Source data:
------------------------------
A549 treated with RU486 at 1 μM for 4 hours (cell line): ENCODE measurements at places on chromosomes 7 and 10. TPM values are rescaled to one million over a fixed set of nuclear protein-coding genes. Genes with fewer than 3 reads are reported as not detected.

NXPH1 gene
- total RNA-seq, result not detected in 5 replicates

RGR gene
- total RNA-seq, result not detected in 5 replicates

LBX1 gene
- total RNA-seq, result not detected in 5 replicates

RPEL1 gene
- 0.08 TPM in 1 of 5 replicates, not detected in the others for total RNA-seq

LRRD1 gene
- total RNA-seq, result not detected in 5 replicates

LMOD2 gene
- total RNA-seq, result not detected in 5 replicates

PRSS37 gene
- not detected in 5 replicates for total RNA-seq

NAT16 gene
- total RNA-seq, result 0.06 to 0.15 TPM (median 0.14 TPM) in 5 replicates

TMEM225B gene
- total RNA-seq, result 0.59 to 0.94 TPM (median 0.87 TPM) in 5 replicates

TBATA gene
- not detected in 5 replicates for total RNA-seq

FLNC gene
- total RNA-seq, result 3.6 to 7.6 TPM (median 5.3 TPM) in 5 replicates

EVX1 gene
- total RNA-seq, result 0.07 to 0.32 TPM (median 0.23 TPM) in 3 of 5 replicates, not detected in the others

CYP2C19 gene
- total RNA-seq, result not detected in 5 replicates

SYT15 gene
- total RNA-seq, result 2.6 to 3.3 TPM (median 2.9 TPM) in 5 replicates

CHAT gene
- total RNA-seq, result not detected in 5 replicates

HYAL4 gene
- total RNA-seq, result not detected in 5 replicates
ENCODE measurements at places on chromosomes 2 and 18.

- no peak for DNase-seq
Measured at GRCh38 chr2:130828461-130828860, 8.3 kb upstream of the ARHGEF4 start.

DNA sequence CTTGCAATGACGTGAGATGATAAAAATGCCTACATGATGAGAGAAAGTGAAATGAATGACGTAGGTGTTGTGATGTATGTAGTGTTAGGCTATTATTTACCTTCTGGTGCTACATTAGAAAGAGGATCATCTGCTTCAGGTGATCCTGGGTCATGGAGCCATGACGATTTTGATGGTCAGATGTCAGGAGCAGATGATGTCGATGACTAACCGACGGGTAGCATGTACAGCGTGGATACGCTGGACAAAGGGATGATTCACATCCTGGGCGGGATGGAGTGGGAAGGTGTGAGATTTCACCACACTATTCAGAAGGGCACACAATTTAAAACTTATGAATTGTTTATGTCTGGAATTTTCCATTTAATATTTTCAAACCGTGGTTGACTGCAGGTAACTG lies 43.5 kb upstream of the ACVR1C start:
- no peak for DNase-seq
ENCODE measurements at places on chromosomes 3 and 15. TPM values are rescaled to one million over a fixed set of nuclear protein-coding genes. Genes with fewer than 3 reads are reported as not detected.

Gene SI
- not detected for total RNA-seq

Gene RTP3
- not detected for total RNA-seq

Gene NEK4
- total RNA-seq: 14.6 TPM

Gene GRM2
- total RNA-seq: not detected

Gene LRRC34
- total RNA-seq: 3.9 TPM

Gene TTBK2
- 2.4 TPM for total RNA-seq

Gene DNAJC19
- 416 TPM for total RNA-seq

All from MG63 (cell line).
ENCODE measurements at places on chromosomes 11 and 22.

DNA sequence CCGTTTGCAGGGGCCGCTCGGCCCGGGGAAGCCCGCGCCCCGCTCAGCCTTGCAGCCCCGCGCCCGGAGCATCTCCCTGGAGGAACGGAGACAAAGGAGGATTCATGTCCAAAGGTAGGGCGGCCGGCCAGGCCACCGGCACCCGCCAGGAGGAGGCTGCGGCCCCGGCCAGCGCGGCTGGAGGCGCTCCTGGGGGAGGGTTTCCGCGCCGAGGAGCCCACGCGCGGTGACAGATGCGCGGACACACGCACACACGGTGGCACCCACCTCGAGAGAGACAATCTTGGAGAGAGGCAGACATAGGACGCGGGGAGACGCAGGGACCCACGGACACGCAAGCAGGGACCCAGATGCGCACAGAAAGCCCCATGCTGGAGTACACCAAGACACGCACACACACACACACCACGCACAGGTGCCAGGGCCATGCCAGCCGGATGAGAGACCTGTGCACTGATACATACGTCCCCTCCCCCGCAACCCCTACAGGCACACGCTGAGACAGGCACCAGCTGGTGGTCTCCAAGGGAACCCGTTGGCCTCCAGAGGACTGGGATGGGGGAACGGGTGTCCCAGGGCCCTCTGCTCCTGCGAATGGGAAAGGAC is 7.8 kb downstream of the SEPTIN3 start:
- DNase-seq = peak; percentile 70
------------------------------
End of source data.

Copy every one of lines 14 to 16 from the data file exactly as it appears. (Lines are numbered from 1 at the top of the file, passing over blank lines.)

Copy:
PRSS37 gene
- not detected in 5 replicates for total RNA-seq

NAT16 gene